Jewish World Review Sept. 17, 2002 / 11 Tishrei, 5762

Joseph C. Phillips

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Reflecting on High Noon | America just observed the first anniversary of the 9/11 attacks and is struggling to garner international support for removing Saddam Hussein from power. It seemed like a perfect time to revisit the classic western High Noon.

I was curious about how a modern-day retelling would speak to present-day issues, so I decided to forego viewing the 1952 original film and instead watched the Turner Broadcasting remake. The film's director, Rod Hardy, said that he adjusted elements of the original story to give it a more contemporary flavor. It was his belief that the modern-day retelling would be more identifiable with today's viewing audience. Let us hope he is wrong.

Where the original tells its story in stark black and white, emphasizing the dry heat of moral struggle, the remake is lush with color and covered in mud. If McCarthyism gave the original its clarity and poignancy, the Bill Clinton era of moral relativism informs this overly sentimental remake. Sadly, where the original film fills me with hope, this contemporary remake left me strangely pessimistic.

The original film was unequivocal in its assertion that evil (embodied in the character of Frank Miller) exists. However, in the remake, we are told over and over again that Frank Miller is crazy. It is only in the current climate of non-judgmentalism that a man bent on not only taking the life of an officer of the law, but on destroying a town, cannot be labeled as evil. Today, we search for the root cause of anti-social behavior.

Like the leading citizens of the fictional town of Hadleyville, who stood debating while evil lurked just outside of their town, we endeavor to understand the hatred of our enemies. How did our behavior invite the attack of 9/11? Were the terrorists crazy? No. They were evil; as is Saddam Hussein; as is the film's villain, Frank Miller. All are bent on destruction and if left unchecked, they will destroy everything in their paths.

Evil is distinct from insanity in that the insane do not know what they are doing. The destruction they reap is the result of a diseased mind. The evil, on the other hand, know exactly what they are doing. They destroy because it gives them gratification -- sexual, moral or personal. It is worth remembering that the 9/11 murderers did not attempt to build something greater than the World Trade Center Towers. They knocked them down. And their supporters danced in the streets just as the barkeep in High Noon buys drinks for the house upon news of Miller's return.

The remake also gives us more insight into the roots of Amy Fowlers' pacifism and, in so doing, shifts the focus of the film from the cost of manhood and the price of standing up for what is right, to a more general observation that it's important to stand up for one's principles. Thus, the remake renders every principled stance as moral and suggests that we must all follow our own moral compass. The original film was saying just the opposite! In 1952, the height of the McCarthy era, filmmakers said in no uncertain terms: There is "right" and there is "wrong" and that "Sometimes it is just that simple. " All behavior, no matter how well intentioned, is not moral. What a difference 50 years makes.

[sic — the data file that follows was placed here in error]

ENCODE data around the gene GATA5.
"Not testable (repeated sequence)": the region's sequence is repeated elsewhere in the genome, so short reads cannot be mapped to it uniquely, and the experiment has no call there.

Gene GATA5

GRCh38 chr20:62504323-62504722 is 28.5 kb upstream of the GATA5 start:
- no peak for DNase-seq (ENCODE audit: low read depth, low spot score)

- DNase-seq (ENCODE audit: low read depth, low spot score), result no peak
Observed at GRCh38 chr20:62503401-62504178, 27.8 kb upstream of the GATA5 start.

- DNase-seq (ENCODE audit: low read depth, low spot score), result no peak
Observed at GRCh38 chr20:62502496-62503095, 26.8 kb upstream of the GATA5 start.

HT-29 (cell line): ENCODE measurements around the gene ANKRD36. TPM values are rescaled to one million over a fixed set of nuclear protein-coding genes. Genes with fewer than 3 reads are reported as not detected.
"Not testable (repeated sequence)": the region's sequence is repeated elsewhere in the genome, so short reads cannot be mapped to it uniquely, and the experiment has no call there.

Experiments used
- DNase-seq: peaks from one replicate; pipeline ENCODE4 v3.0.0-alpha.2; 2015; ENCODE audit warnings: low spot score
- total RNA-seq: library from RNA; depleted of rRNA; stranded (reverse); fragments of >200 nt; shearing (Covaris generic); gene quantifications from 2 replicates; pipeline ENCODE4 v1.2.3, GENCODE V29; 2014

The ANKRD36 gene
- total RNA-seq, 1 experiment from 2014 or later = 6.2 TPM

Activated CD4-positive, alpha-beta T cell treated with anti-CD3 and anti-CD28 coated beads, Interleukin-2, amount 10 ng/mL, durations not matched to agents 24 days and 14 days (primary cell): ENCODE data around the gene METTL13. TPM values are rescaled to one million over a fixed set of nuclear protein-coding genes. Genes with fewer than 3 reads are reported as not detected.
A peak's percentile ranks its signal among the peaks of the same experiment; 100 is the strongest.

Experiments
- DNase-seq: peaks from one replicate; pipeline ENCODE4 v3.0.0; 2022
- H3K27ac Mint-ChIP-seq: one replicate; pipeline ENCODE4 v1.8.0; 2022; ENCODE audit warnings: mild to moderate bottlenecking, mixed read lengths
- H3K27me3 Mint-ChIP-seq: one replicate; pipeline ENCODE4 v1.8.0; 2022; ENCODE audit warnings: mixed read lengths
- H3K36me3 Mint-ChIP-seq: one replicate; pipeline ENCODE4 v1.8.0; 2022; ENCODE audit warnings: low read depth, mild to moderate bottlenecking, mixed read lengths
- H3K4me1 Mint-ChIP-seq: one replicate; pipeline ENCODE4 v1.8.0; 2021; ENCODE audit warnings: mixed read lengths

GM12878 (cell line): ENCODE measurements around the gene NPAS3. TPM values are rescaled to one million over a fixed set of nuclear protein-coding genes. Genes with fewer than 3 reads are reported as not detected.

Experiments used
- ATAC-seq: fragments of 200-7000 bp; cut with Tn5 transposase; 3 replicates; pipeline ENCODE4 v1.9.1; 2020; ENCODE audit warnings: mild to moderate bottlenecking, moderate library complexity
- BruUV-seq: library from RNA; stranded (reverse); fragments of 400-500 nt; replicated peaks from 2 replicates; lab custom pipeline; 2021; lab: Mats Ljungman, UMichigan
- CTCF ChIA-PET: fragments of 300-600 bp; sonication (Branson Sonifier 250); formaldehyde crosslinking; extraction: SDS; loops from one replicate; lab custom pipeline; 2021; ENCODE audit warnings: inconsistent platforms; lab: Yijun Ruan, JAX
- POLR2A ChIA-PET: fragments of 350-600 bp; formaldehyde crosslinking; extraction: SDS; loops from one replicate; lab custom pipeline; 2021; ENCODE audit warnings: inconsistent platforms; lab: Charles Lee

In the film, with misty eyes, Amy tells Mrs. Ramirez that guns killed both her parents. "I admire the manner of their death." She adds, "They could have picked up guns. They could have killed to save their lives. Instead they chose to show love in the face of hatred. Love is the only way things ever really change." Actor Richard Gere exhibited a version of this same naiveté one year ago. While speaking to an audience filled with New York City firefighters, policemen and their families, Gere encouraged the audience to look upon this time of mourning as an opportunity to reach out and show love to the world. He was appropriately booed off the stage.

Love is not a passive emotion. It is proactive behavior. Embracing one's enemies at the cost of the lives of the innocent is not an act of love, but an act of contempt. Should I embrace those who would deny my children a father? Or is my violent act of taking the life of my enemy an act of love for my family?

Perhaps the most disturbing portion of this contemporary retelling occurs during the climactic shootout when Amy Fowler saves Will Kane's life. In the original Fowlers act is an independent act of love and loyalty. In the remake she does not pick up a gun until after she has been roughed up by one of the assassins and her husband is on his knees before Miller. It is a sad commentary on contemporary society when we demand that our heroes bow before evil as Tom Skerrit's Will Kane does. Gary Cooper would never have gone to his knees!

As our enemies plot America's destruction and our allies abandon us as we prepare to rid The Middle East of Saddam Hussein, let us hope that Hardy's contemporary view is wrong. Let us pray that we are not brought to our knees before the Amy Fowlers of the world realize that those bent on destruction understand only force. Denying evil and engaging in a debate over minutiae while the clock ticks is not an act of responsibility, it is an act of cowardice.

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JWR contributor Joseph C. Phillips, professional actor, published writer and public speaker, appeared in a recurring role on The Cosby Show and a variety of TV sitcoms. Comment by clicking here.


© 2002, Joseph Phillips